There has rarely been a better time to write about skepticism than the current so-called post-truth era.
One of the many outstanding women in Russian history, Catherine the Great might have had sympathy for the theme of this year’s Oxford International Women’s Festival.
The first George Rousseau Lecture, ‘Liberty as equality: Rousseau and Roman constitutionalism’, will be delivered by Professor Dan Edelstein of Stanford University.
On January 31st, France celebrated the ‘Nuit des idées’.
Le volume 15 de la première édition de la correspondance de l’écrivain huguenot La Beaumelle. Les documents rassemblés proviennent d’un fonds privé et sont pratiquement tous inédits. Il s'agit d’une source de premier ordre permettant de revoir certaines idées reçues sur le dix-huitième siècle, ouvrant des perspectives de recherche. Ses lettres suivent l’actualité sociale et intellectuelle. Elles traitent de politique, de littérature, de philosophie, d’histoire, de religion.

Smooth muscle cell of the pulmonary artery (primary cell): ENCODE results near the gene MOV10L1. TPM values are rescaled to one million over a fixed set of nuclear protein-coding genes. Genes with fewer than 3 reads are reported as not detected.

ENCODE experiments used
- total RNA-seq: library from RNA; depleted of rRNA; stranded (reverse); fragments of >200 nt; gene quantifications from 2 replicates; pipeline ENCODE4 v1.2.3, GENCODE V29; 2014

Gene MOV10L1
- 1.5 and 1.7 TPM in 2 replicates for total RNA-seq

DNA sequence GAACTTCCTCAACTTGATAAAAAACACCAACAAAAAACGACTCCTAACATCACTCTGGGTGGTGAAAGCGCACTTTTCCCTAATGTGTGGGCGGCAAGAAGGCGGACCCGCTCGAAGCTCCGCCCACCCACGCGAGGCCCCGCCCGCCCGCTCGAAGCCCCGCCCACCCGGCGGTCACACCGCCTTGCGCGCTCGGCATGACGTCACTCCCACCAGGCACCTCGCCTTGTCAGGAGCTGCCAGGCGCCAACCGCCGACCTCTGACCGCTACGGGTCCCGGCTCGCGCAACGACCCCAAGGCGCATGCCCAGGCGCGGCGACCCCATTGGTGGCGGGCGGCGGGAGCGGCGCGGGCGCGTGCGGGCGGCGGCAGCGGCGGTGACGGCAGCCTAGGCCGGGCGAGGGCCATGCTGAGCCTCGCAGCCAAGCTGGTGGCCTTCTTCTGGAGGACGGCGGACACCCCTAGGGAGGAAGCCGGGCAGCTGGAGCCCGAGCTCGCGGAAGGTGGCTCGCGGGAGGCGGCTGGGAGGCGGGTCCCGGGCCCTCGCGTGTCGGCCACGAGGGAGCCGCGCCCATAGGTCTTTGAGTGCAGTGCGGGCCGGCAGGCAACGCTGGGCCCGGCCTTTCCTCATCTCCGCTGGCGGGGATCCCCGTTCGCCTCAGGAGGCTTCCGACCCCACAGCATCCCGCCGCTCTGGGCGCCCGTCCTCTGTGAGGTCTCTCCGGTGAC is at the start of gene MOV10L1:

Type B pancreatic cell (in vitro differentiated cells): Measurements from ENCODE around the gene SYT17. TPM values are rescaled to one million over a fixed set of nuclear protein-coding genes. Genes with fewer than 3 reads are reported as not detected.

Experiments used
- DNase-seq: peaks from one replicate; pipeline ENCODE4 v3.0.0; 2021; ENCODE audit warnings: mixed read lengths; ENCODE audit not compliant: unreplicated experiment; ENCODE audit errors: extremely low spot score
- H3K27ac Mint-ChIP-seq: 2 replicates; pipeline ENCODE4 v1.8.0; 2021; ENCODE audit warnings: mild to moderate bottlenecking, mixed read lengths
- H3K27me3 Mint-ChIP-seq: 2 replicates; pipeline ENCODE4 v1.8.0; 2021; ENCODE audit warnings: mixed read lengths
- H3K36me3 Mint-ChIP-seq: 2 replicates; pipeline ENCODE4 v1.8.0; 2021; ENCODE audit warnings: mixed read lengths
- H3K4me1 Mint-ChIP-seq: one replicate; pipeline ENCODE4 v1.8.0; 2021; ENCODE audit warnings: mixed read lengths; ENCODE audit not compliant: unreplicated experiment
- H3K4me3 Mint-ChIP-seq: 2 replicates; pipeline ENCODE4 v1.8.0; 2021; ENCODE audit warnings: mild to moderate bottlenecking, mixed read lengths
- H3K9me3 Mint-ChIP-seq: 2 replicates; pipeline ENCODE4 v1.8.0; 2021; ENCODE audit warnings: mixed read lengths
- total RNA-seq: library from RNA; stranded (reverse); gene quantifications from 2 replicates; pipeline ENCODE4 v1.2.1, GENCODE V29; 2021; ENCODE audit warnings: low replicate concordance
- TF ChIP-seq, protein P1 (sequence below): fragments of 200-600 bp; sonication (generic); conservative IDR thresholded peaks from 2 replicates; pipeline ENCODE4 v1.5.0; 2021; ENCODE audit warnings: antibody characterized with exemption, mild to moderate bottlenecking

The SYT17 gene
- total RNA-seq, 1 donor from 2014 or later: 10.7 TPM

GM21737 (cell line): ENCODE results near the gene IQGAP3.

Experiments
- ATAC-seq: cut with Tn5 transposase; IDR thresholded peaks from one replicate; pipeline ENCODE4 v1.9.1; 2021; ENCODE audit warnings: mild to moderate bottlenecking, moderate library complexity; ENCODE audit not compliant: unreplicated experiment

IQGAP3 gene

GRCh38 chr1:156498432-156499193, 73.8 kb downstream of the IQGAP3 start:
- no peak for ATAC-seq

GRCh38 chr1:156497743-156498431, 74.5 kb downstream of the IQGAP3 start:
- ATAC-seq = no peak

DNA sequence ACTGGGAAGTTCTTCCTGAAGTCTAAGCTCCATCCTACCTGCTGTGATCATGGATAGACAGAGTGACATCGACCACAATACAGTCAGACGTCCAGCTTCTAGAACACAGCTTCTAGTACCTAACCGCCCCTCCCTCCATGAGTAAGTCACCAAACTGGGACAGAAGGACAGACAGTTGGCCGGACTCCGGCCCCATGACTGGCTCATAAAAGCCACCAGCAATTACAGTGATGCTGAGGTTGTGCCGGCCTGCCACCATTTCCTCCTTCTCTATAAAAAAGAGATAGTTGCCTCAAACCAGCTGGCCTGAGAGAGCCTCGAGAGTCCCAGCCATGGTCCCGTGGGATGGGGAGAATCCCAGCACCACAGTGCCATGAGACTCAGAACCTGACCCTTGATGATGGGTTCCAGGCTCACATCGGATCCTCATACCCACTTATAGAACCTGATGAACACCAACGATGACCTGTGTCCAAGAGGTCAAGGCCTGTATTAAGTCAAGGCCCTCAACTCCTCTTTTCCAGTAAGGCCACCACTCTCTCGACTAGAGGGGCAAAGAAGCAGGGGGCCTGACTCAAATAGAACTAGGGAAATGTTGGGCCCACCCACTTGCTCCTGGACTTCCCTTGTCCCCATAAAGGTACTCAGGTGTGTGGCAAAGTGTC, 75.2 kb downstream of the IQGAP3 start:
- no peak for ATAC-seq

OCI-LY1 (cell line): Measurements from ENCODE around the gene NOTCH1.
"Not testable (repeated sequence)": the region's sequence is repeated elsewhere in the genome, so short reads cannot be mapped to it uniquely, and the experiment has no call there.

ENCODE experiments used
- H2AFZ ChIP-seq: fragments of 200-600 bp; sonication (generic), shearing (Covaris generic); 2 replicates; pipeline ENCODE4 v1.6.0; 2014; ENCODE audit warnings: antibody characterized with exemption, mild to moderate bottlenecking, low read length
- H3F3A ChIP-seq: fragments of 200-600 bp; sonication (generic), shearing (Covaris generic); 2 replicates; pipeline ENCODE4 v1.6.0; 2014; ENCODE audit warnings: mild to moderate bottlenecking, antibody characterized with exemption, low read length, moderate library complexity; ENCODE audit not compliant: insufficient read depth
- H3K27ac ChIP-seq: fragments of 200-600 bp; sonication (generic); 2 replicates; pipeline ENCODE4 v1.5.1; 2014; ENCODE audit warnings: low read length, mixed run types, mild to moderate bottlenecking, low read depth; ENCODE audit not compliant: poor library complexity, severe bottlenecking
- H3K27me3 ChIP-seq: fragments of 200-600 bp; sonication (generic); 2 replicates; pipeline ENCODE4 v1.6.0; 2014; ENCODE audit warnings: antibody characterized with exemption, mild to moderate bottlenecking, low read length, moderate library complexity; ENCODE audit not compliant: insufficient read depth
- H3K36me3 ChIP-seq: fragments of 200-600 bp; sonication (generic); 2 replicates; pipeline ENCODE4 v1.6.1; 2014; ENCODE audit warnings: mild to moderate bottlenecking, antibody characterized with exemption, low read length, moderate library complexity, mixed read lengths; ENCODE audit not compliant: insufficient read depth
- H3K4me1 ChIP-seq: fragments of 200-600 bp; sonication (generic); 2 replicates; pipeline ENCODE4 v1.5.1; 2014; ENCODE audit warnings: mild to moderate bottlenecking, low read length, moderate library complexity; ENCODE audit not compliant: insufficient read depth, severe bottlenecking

Eighteenth-century French salons have developed a mystical aura as sites of elite sociability and workshops of Enlightenment philosophy.
Over the past few decades historians have justly complicated the narrative of the Enlightenment’s essentially secular nature.
We know from reading Voltaire’s letters that he likes quoting – French literature in abundance, but also a fair amount of Latin.
The concluding part of the introduction to this definitive edition of the Siècle de Louis XIV. This volume traces the history of the text from early manuscript drafts, through its evolution in print up to the first posthumous edition. It also includes a suite of critical editions presenting various texts that surround and shed light on the Siècle: manuscript notes, open letters published by Voltaire in periodicals, and forewords and prefaces from variant print editions.
The continuities of the Enlightenment with the past are many and little explored.